China Finally Classifies Dogs As Pets, Not Food, Following Backlash

If there’s one silver lining to the pandemic sweeping the globe, it’s this: China has finally re-classified dogs – which were kept as pets but also sold for human consumption in wet markets across the country – as companion animals. This is a major step for a country that’s consumed dog meat for centuries, and one animal rights activists consider instrumental to halting China’s dog meat trade for good.

The recent announcement from China’s Ministry of Agriculture reverses years of classifying dogs as “livestock,” according to Fox News.

“As far as dogs are concerned, along with the progress of human civilization and the public concern and love for animal protection, dogs have been ‘specialized’ to become companion animals, and internationally are not considered to be livestock, and they will not be regulated as livestock in China,” China’s Ministry of Agriculture said in statement.

Naturally, animal activists have applauded Beijing’s decision, which has been widely lauded as a step in the right direction. “We’re thrilled to see a light at the end of the tunnel with China’s proposal to reclassify dogs as companion animals and bring an end to dog meat trade,” the executive director of Animal Wellness Action, Marty Irby, wrote in an email to Fox News.

“These animals are our dutiful companions and not our dinner fare,” Irby continued. “If COVID—19 has taught us anything, it’s that we cannot allow infectious practices such as eating bats, dogs, cats, pangolins, and other exotic creatures to continue not only for the welfare of the animals, but for the health and safety of the human race and global economy.”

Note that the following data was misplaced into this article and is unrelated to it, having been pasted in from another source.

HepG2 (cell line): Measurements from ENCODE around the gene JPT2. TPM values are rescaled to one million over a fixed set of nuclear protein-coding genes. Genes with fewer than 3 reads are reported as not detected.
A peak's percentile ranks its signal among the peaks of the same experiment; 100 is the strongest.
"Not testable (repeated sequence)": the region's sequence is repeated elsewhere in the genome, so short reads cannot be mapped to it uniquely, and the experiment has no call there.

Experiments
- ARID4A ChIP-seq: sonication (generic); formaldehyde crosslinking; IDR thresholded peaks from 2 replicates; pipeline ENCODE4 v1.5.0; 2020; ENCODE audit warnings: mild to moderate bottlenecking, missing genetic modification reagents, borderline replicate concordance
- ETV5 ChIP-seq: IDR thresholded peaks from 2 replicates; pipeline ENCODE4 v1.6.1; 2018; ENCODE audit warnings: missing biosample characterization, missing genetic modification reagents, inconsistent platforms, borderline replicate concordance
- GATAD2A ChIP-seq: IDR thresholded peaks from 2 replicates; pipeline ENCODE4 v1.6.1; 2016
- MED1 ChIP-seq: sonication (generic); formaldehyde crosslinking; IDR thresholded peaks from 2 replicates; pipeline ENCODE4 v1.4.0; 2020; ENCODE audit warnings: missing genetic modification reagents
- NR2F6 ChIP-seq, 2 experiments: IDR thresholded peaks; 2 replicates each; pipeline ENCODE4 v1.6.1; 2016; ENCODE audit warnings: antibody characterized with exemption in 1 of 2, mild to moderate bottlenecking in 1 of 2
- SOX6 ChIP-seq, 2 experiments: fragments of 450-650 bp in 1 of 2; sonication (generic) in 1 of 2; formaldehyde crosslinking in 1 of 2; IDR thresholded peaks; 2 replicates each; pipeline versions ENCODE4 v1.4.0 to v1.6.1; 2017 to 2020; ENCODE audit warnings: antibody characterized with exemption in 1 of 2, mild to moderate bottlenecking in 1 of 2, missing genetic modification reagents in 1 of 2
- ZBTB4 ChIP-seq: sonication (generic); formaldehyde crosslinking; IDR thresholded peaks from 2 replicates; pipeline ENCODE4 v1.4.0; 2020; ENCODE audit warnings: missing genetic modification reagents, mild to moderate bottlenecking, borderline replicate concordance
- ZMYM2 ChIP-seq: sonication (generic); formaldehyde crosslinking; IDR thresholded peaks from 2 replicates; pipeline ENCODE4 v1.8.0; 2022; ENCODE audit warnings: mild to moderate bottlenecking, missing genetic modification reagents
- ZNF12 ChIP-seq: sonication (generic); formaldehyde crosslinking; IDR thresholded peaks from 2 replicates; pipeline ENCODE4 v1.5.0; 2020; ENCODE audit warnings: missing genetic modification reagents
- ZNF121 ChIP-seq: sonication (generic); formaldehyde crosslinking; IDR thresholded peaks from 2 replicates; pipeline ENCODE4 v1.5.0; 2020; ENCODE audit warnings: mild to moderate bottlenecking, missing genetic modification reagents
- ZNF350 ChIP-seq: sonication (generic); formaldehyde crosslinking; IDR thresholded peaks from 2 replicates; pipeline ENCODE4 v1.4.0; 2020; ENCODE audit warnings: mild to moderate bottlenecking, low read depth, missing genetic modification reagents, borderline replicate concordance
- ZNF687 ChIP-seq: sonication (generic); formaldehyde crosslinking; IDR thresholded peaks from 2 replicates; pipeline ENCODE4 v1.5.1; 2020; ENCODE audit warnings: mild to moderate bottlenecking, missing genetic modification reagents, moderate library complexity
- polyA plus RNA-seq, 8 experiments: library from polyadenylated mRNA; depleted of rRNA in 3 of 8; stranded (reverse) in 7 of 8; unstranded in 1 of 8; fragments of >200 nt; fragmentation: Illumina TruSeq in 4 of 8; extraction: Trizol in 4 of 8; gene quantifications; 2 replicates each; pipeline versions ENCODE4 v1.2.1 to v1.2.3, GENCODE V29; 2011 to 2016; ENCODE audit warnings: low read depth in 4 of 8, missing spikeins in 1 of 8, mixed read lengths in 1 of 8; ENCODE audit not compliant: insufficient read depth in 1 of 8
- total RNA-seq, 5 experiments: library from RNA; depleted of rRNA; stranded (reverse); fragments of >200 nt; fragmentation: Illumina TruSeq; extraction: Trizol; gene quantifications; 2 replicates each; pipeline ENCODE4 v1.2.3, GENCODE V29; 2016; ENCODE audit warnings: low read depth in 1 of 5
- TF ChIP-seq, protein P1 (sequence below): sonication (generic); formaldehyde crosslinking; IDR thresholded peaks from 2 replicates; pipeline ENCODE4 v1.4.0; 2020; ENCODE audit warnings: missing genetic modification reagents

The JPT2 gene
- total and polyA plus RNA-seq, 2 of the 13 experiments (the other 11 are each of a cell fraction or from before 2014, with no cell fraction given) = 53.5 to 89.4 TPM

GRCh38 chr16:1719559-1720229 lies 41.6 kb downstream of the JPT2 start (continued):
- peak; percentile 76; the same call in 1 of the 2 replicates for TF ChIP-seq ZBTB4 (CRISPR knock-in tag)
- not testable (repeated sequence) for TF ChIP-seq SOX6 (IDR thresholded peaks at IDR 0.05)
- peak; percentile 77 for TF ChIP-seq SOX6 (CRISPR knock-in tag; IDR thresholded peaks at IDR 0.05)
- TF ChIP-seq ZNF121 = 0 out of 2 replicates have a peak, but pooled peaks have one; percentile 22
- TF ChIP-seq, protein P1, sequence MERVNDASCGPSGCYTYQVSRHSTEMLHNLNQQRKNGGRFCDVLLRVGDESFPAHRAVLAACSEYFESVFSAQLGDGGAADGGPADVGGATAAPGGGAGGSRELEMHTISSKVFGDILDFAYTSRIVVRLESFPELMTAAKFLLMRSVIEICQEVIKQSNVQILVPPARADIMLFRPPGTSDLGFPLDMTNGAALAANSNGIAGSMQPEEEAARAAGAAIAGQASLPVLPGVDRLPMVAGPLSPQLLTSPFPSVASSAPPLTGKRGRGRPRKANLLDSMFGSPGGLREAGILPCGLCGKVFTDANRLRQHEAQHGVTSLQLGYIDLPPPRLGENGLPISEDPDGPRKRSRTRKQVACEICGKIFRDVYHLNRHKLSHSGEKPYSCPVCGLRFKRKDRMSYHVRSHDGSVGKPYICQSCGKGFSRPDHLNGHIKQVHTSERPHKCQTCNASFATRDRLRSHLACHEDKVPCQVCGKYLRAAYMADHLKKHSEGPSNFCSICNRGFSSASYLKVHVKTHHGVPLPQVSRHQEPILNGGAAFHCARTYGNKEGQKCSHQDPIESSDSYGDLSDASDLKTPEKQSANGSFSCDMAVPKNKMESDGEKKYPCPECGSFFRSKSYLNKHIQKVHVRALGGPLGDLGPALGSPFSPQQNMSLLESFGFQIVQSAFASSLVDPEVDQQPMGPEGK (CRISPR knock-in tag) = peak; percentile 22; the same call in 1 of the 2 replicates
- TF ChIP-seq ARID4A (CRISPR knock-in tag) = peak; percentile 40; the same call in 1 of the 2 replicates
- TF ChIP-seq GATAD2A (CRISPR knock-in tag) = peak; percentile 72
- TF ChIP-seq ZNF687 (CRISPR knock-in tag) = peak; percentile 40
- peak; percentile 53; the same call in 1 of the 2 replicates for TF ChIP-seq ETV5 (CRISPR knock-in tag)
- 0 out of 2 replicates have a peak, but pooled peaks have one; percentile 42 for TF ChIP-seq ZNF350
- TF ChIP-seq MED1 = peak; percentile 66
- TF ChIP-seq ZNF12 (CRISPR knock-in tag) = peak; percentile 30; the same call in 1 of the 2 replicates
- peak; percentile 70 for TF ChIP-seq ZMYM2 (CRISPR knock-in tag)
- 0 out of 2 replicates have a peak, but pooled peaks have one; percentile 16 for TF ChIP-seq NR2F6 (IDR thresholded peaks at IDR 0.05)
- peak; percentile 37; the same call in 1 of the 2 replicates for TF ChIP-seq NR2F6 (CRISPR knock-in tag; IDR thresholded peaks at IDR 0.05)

Some Chinese cities have even gone a step further. According to the BBC, Shenzhen became the first Chinese city to ban the sale and consumption of dog and cat meat. Hopefully these revised regulations, which will take effect May 1, 2020, will also serve as a catalyst for other Chinese cities.

But even while activists laud Beijing’s sudden change of heart, experts warn China’s dog meat trade won’t suddenly disappear overnight. “[Dogs] raised for meat are still a major part of those markets,” said Irby of the live animal markets that still span the massive country. One Chinese city, Yulin, still hosts an entire festival devoted to eating dog meat.

Regardless, the coronavirus — which is believed to have originated at a wet market in Wuhan, China, before growing into a global pandemic that’s killed thousands of people and infected over a million worldwide — might finally be the tipping point that convinces this country of 1.3 billion people to stop eating dogs, cats, and other exotic animals for good. We certainly hope so!

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J. Swanson is a writer, traveler, and animal-enthusiast based in Seattle, an appropriately pet-crazed city where dog or cat ownership even outweighs the number of kids. When the weather permits, she likes to get outside and explore the rest of the Pacific Northwest, always with a coffee in hand.
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